George Patton

General George S. PATTON

Soldier, General, Pilot, Athlete, Father, Gun Owner, Hero, Legend
UNLIKE many war heroes who had no intention of ever becoming famous, George Patton decided during childhood that his goal in life was to be a hero. This noble aim was first inspired by listening to his father read aloud for hours about the exploits of the heroes of ancient Greece. Homer's Iliad and Odyssey were particular favourites of young Georgie, who could recite lines from both texts long before he could even lift a sword. These classic images were filled out by recent war stories of living soldiers, particularly those of John Singleton ''Ranger'' Mosby. John often visited the Patton house and would entertain Georgie for hours with tales of his Civil War adventures. With this steady diet of combat regalia, Georgie was convinced that the profession of arms was his calling.

 
 
 
GENERAL PATTON`S PERSONAL SIDE ARMS. THE IVORY HANDLED REVOLVERS BECAME HIS TRADEMARK DURING WW2. TOP SMITH & WESSON .357 MAGNUM. BOTTOM COLT .45 MODEL 1873.
Young George didn't want to be just any soldier; he had his sights fixed on becoming a combat general. He had one major obstacle to overcome, however. Though he was obviously intelligent (his knowledge of classical literature was encyclopaedic and he had learned to read military topographic maps by the age of 7), George didn't learn to read until he was 12 years old. It was only at age 12 when George was sent off to Stephen Cutter Clark's Classical School that he began to catch up on his academic skills; he managed to find plenty of time for athletics as well. While at school, the path toward his goal became focused he planned on attending West Point as the next major step in the pursuit of his general's stars.

When he graduated from high school, however, there were no appointments open to West Point in his home state of California, so he enrolled at his father's alma mater, Virginia Military Institute. As a first year "rat" at VMI, young Patton did quite well despite his late start at formal learning. However, spelling and punctuation were to give him problems throughout his life. An appointment to West Point opened the next year and George was awarded it. He reported to ''Beast Barracks'' in 1904. During his career at the Point, George developed into an expert fencer. His football career suffered due to his aggressiveness he suffered three broken noses and two broken arms playing end. Due to deficiencies in mathematics, he had to spend an extra year at West Point, but this deficiency was no detriment to his superb military skills which gained him the cadet adjutancy his final year. When he graduated in the class of 1909 he ranked 46th out of a class of 103. As would befit one with a love of heroics, Lieutenant Patton chose the cavalry as his special branch, no doubt picturing himself leading hell-for-leather charges against the enemy. He also married Bee Ayer, whom he met while at the Point, in 1910. The next two years saw the dashing young cavalry of officer become one of the Army's best polo players.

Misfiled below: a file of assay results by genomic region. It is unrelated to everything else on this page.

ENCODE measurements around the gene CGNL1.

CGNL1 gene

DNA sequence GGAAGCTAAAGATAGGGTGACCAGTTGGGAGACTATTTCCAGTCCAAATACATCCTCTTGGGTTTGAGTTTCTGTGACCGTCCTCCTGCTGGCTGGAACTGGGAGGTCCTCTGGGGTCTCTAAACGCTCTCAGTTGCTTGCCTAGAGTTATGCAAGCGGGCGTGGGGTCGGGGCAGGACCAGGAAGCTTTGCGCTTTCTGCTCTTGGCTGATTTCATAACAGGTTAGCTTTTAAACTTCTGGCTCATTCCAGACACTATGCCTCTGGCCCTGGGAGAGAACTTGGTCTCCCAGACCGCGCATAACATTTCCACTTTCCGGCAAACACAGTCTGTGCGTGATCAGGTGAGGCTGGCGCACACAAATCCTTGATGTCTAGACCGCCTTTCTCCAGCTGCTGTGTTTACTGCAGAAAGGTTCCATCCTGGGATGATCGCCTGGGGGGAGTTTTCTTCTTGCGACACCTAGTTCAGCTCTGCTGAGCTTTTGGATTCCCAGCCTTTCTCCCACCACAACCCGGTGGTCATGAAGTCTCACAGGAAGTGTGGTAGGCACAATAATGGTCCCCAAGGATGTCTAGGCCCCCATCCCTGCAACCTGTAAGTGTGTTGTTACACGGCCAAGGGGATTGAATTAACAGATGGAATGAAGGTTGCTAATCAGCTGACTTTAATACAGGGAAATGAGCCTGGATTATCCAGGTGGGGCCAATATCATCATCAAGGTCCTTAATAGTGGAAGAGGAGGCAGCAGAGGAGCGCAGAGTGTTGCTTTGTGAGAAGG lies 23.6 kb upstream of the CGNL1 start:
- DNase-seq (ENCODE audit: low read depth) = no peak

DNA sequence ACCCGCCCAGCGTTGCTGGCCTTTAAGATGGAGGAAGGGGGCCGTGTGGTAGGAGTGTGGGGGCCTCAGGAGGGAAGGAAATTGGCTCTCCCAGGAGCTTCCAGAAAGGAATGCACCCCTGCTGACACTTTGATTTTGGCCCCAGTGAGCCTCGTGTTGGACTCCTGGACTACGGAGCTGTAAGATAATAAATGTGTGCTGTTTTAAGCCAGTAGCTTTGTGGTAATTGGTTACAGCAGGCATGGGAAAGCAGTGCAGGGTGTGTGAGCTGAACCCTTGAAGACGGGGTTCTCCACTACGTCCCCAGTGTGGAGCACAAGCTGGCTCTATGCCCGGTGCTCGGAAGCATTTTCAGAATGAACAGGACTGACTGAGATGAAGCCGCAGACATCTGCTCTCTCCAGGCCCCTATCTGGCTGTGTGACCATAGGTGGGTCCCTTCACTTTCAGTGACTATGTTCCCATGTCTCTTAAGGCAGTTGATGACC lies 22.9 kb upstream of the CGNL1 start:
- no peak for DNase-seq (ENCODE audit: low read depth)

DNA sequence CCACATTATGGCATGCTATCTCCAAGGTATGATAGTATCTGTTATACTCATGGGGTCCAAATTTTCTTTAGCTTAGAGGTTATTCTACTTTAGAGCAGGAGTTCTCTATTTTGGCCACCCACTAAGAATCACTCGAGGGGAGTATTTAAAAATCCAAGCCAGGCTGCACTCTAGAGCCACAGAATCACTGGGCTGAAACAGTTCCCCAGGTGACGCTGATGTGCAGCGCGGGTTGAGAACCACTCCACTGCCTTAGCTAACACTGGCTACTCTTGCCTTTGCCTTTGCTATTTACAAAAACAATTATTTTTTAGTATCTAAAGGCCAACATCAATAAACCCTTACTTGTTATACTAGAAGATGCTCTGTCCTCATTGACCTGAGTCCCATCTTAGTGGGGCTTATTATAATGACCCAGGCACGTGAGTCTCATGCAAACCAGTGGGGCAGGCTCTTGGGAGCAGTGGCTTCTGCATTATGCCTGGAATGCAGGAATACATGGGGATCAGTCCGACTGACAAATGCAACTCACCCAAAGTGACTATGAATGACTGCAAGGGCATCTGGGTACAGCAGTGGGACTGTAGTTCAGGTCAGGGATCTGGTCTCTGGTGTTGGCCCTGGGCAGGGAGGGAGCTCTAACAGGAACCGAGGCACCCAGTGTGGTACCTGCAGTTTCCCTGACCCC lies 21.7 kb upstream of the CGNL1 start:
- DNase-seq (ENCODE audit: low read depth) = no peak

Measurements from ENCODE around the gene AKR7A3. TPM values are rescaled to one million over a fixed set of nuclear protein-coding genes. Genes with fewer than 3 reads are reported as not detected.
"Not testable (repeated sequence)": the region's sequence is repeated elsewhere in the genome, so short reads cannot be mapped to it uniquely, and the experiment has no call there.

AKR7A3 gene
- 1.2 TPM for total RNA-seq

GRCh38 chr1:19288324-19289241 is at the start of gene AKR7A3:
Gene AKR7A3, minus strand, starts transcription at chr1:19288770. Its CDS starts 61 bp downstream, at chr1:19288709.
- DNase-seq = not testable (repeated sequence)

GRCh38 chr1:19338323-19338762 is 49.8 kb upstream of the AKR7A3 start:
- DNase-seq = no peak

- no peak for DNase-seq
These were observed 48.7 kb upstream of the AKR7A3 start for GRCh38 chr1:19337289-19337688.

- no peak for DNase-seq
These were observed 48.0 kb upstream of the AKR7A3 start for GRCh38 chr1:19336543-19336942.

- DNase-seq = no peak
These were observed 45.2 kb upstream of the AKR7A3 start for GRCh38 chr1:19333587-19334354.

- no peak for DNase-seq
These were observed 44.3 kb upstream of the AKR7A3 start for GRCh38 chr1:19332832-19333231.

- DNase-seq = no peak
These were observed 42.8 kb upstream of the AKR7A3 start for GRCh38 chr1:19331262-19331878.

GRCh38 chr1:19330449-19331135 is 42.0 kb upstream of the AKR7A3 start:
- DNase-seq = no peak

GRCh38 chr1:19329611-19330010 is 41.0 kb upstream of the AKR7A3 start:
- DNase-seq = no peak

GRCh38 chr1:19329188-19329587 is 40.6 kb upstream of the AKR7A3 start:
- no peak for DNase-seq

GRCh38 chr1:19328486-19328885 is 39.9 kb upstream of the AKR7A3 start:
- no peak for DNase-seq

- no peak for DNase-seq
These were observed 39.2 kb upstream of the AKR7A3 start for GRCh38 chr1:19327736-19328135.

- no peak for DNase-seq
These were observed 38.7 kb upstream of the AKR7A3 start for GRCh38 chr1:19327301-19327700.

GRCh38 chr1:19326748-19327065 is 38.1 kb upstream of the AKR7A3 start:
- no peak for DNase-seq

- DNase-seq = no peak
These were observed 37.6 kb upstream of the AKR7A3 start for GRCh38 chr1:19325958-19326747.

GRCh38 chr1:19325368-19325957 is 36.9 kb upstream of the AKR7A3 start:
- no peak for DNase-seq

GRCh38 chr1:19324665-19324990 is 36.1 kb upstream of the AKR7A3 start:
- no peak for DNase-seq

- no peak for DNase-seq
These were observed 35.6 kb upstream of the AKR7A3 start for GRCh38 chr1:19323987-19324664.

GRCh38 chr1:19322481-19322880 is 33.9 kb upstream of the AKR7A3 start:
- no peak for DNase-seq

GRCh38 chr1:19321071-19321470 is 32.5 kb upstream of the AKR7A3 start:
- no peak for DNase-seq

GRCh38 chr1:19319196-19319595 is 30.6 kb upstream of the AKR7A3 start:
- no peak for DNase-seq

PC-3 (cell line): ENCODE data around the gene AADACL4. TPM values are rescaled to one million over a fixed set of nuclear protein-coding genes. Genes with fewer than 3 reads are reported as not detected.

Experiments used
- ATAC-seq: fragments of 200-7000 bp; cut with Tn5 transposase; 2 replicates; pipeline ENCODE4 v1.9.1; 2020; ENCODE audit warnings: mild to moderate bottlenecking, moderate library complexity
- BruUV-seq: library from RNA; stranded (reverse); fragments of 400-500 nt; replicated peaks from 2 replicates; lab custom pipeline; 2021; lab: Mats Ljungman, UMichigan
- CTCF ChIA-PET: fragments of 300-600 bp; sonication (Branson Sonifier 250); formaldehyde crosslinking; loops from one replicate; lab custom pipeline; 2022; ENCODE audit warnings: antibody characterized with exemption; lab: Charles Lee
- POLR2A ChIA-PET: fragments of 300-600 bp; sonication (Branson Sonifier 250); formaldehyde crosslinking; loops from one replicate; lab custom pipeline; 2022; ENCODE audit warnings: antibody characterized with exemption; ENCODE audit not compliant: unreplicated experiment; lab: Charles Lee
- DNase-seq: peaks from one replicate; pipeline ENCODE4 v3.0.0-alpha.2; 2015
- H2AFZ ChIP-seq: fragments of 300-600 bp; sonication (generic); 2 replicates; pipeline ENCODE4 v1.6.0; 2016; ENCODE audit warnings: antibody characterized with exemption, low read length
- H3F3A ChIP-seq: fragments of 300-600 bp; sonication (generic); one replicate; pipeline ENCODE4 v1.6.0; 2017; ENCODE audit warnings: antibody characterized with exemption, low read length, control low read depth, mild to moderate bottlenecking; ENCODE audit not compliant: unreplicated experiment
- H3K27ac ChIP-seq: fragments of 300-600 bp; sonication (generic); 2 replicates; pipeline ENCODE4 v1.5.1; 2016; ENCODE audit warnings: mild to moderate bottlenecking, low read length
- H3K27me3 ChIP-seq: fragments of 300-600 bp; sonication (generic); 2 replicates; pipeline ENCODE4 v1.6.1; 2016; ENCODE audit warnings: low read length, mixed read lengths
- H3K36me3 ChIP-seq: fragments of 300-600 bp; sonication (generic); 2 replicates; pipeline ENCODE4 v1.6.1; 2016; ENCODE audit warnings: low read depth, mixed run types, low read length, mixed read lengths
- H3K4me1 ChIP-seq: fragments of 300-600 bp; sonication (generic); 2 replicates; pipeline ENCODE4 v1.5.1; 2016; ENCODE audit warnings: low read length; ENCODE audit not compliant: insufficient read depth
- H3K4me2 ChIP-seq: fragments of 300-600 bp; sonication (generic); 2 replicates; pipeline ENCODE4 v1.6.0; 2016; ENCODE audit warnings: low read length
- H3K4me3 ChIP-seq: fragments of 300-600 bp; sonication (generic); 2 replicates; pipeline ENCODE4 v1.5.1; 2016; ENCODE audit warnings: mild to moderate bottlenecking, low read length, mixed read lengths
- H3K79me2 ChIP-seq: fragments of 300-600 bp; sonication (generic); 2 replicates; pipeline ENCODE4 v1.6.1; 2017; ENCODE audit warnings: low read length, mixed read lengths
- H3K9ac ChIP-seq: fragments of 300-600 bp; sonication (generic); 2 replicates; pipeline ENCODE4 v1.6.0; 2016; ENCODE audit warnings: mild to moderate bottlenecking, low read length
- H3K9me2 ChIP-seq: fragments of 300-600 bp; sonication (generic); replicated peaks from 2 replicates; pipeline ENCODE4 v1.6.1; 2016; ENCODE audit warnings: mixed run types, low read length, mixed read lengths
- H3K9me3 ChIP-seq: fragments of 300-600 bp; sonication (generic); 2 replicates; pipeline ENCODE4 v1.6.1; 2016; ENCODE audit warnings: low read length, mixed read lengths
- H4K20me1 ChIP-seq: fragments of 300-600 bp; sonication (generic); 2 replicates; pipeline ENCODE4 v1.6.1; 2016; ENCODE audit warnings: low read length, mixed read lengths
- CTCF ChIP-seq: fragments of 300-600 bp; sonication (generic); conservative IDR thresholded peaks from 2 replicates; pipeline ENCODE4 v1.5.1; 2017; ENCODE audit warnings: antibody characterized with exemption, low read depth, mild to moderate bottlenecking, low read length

Patton also represented the United States in the 1912 Olympics at Stockholm in the Modern Pentathlon. This event, which includes five traditional military skills shooting, fencing, swimming, riding, and running was considered a rigorous test of those skills most necessary for an officer. Patton did quite well, but lost points on perhaps his best event shooting. The competitors were allowed to choose whatever pistol they wished, and most used .22 revolvers. Patton, however, felt that he should use a true military weapon, which at that time was a .38 revolver. Consequently, Patton's handgun punched larger holes in the target, which probably cost him points in the shooting finals since he supposedly missed with one round; in actuality the "missing" round had passed through a cluster of holes he had already put in the target. Still, Patton finished fifth overall, an excellent finish in an event traditionally dominated by European marksmen.

After the Olympics, Patton kept busy by visiting the French cavalry school as an observer and studying French sword drill. The latter studies helped him become the U.S. Army's Master of the Sword when he was assigned to teach the use of the blade to fellow officers. Patton, also designed a new U. S cavalry saber